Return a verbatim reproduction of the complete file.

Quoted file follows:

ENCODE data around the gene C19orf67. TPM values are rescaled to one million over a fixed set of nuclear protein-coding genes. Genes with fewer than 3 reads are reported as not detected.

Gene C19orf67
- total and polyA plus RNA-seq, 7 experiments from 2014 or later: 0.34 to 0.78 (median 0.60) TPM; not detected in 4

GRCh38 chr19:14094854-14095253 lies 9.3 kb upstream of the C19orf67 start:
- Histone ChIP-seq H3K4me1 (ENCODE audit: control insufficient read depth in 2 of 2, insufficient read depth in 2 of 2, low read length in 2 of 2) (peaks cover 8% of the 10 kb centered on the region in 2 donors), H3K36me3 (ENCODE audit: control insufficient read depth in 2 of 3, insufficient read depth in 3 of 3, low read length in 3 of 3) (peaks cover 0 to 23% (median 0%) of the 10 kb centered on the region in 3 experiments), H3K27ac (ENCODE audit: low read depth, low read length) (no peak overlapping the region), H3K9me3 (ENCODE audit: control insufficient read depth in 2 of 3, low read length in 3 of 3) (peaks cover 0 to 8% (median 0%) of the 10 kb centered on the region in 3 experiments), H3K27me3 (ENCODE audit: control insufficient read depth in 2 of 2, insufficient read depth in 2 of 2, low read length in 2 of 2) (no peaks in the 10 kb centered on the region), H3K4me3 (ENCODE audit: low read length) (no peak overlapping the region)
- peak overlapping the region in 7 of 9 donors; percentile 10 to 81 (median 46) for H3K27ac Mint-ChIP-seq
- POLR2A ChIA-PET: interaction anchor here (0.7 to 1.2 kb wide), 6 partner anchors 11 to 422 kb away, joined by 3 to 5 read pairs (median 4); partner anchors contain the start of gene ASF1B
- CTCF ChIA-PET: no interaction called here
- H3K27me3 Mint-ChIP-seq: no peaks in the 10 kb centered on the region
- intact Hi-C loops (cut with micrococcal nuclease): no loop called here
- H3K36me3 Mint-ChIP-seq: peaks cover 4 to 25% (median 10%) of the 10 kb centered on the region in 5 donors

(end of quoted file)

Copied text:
ENCODE data around the gene C19orf67. TPM values are rescaled to one million over a fixed set of nuclear protein-coding genes. Genes with fewer than 3 reads are reported as not detected.

Gene C19orf67
- total and polyA plus RNA-seq, 7 experiments from 2014 or later: 0.34 to 0.78 (median 0.60) TPM; not detected in 4

GRCh38 chr19:14094854-14095253 lies 9.3 kb upstream of the C19orf67 start:
- Histone ChIP-seq H3K4me1 (ENCODE audit: control insufficient read depth in 2 of 2, insufficient read depth in 2 of 2, low read length in 2 of 2) (peaks cover 8% of the 10 kb centered on the region in 2 donors), H3K36me3 (ENCODE audit: control insufficient read depth in 2 of 3, insufficient read depth in 3 of 3, low read length in 3 of 3) (peaks cover 0 to 23% (median 0%) of the 10 kb centered on the region in 3 experiments), H3K27ac (ENCODE audit: low read depth, low read length) (no peak overlapping the region), H3K9me3 (ENCODE audit: control insufficient read depth in 2 of 3, low read length in 3 of 3) (peaks cover 0 to 8% (median 0%) of the 10 kb centered on the region in 3 experiments), H3K27me3 (ENCODE audit: control insufficient read depth in 2 of 2, insufficient read depth in 2 of 2, low read length in 2 of 2) (no peaks in the 10 kb centered on the region), H3K4me3 (ENCODE audit: low read length) (no peak overlapping the region)
- peak overlapping the region in 7 of 9 donors; percentile 10 to 81 (median 46) for H3K27ac Mint-ChIP-seq
- POLR2A ChIA-PET: interaction anchor here (0.7 to 1.2 kb wide), 6 partner anchors 11 to 422 kb away, joined by 3 to 5 read pairs (median 4); partner anchors contain the start of gene ASF1B
- CTCF ChIA-PET: no interaction called here
- H3K27me3 Mint-ChIP-seq: no peaks in the 10 kb centered on the region
- intact Hi-C loops (cut with micrococcal nuclease): no loop called here
- H3K36me3 Mint-ChIP-seq: peaks cover 4 to 25% (median 10%) of the 10 kb centered on the region in 5 donors